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Individual differences in source monitoring as a function of depression, stimulus valence, and encoding context in a college student sample

By Milena van der Laat


Source monitoring (SM) is the process of remembering when, where, and how memories were acquired. SM failures are associated with false-memory creation. This study hypothesized that depressed individuals are vulnerable to SM deficits; and that SM is subject to factors that influence memory in depressed individuals (mood-congruency and self-reference effects). College students (n = 335) classified into three BDI-based depression categories were compared on measures of recall, recognition, and SM. Participants listened to lists of personality traits matched on emotional valence, and rated their descriptiveness with respect to two encoding contexts. Half of the participants rated the words in terms of themselves and a friend, and the other half in terms of an active and a dominant person. These encoding contexts later served as sources in the SM task. Participants completed a free recall task immediately after each list of words. After the last list of words, participants completed a distractor task, followed by recognition and SM tasks, and lastly, by questionnaires, including the BDI. No evidence was found for depression deficits in recall, recognition, or SM. These results suggest that SM deficits are not descriptive of college students endorsing high BDI scores. In addition, this study found no evidence for mood-congruency effects in recall, recognition, or SM, even with self-referential encoding. These findings are discussed in terms of methodological limitations of the study, which included the use of college students as participants and the use of the BDI to measure depression and dysphoric mood. As predicted, self-referential encoding was associated with an item-source memory tradeoff. When stimuli were encoded in terms of the self, recall memory was significantly higher, and SM significantly lower, than when items were encoded relative to a friend. Although this study cannot rule out the potential confound of time factors, this pattern of results suggests that self-referent encoding has the potential to facilitate recall, and decrease the ability to remember the source of the recalled information. This result combined with the finding no differences in SM confidence for the self and friend encoding contexts, suggests that self-referent encoding is especially vulnerable to false memory creation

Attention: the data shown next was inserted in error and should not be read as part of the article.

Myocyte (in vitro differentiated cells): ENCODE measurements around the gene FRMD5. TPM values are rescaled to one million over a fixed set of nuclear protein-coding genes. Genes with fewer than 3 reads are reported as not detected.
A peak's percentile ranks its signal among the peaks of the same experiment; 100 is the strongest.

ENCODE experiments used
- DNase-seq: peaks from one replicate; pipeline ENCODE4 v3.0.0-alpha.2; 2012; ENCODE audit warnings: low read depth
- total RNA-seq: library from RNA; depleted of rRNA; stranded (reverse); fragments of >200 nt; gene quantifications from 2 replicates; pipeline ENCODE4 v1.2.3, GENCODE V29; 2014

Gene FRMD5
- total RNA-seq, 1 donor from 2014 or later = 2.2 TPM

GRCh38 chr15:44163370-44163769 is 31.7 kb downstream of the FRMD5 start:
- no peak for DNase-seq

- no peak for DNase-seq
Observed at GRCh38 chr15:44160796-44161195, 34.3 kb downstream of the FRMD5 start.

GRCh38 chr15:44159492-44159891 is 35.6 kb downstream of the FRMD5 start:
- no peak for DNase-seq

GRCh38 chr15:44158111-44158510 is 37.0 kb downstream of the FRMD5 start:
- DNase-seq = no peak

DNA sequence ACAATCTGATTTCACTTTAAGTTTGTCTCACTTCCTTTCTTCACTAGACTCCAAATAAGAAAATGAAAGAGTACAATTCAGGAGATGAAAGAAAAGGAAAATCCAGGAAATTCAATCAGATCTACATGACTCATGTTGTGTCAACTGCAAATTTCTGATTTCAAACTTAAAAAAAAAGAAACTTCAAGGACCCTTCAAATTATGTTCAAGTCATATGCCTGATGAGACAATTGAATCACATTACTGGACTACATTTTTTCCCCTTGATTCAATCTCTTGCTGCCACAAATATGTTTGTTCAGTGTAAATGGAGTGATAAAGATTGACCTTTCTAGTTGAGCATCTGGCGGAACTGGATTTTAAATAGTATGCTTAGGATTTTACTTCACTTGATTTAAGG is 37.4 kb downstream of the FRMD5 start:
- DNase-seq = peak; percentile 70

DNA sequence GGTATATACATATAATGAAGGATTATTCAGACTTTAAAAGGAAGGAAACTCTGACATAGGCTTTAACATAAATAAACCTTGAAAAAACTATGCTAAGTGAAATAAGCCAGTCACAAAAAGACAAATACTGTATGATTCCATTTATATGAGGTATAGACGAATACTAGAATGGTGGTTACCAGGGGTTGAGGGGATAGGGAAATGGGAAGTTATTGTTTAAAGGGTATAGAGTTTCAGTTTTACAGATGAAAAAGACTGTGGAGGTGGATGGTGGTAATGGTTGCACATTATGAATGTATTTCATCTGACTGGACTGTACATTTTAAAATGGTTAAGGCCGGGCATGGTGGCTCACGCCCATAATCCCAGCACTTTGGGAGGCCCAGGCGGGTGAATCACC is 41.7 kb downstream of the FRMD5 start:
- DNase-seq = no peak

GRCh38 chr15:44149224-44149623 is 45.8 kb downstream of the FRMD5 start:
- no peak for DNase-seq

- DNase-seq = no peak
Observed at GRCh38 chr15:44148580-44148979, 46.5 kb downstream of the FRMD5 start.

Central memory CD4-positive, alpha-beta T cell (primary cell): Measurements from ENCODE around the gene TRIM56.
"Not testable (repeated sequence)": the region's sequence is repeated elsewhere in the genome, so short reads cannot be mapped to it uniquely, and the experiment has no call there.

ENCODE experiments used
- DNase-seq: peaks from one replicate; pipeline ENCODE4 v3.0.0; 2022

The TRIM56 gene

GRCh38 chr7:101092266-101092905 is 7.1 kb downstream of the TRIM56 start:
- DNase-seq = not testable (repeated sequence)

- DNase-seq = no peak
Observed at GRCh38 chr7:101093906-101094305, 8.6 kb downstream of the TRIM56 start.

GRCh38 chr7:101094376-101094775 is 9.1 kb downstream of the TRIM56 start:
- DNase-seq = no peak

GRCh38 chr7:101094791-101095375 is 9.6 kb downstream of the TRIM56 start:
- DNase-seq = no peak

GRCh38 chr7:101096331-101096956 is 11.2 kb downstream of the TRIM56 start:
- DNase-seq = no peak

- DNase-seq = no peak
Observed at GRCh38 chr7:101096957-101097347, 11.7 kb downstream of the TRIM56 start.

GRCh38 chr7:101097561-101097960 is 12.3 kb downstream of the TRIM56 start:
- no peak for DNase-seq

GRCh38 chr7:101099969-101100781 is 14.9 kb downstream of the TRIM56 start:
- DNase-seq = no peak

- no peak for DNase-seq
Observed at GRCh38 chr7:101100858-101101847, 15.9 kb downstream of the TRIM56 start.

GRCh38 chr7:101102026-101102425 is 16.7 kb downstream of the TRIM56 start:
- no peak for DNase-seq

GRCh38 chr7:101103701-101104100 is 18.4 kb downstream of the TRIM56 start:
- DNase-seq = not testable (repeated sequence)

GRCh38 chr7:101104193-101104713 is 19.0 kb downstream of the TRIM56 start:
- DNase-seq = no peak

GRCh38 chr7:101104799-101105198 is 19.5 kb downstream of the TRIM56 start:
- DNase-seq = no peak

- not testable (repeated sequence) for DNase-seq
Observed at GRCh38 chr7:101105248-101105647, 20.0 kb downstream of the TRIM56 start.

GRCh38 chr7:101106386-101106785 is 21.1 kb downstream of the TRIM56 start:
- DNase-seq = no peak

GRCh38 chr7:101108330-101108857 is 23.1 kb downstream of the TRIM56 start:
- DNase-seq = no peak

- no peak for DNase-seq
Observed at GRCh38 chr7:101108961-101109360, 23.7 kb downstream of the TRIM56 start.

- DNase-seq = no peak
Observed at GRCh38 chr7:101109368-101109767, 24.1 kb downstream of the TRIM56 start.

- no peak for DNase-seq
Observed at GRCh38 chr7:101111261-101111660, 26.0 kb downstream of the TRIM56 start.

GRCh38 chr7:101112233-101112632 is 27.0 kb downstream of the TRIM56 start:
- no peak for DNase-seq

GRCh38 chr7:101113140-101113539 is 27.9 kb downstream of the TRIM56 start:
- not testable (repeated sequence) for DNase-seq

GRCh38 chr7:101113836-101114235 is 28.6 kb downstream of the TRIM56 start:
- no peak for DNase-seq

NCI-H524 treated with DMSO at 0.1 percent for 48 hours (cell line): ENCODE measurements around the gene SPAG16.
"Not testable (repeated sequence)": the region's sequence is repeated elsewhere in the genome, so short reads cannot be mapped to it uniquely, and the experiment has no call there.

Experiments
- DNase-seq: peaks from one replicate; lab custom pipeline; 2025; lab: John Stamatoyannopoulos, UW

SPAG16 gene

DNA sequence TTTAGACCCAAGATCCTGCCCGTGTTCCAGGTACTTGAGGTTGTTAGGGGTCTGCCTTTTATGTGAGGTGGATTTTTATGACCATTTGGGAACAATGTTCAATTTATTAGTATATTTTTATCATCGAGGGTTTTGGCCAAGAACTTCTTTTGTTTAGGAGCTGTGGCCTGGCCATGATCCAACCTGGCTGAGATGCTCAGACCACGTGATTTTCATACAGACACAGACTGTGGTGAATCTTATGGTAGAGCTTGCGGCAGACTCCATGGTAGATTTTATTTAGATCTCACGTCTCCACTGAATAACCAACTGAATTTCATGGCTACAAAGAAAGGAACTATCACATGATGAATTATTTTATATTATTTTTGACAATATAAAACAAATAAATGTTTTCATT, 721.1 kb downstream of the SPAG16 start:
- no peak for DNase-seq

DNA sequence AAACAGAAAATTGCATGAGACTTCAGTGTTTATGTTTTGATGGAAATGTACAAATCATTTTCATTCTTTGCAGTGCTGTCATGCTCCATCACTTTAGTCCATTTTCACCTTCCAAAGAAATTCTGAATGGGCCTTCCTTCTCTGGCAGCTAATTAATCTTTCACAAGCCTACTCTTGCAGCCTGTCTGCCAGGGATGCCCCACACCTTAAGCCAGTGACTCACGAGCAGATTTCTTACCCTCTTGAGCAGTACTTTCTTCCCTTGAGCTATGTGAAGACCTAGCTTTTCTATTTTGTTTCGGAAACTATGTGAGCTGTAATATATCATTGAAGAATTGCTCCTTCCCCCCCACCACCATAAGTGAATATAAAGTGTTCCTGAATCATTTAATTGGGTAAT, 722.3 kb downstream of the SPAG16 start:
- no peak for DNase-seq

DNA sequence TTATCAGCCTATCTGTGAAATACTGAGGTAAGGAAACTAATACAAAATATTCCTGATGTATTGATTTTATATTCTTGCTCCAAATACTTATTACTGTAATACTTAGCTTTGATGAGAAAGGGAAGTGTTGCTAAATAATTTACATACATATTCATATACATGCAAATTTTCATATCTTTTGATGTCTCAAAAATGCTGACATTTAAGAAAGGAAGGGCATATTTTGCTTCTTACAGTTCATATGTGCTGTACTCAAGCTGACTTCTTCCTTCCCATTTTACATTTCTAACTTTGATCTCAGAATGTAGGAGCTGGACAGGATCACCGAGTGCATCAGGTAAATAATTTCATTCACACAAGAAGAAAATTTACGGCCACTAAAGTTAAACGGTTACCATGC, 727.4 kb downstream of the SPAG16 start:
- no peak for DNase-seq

Topics: Psychotherapy|Cognitive therapy
Publisher: 'Purdue University (bepress)'
Year: 2004
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Provided by: Purdue E-Pubs
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